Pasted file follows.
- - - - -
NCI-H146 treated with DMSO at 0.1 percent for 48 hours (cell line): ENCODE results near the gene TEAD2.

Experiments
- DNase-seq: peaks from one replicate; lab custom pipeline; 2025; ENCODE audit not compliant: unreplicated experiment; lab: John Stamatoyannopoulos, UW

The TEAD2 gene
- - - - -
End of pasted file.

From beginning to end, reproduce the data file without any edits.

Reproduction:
NCI-H146 treated with DMSO at 0.1 percent for 48 hours (cell line): ENCODE results near the gene TEAD2.

Experiments
- DNase-seq: peaks from one replicate; lab custom pipeline; 2025; ENCODE audit not compliant: unreplicated experiment; lab: John Stamatoyannopoulos, UW

The TEAD2 gene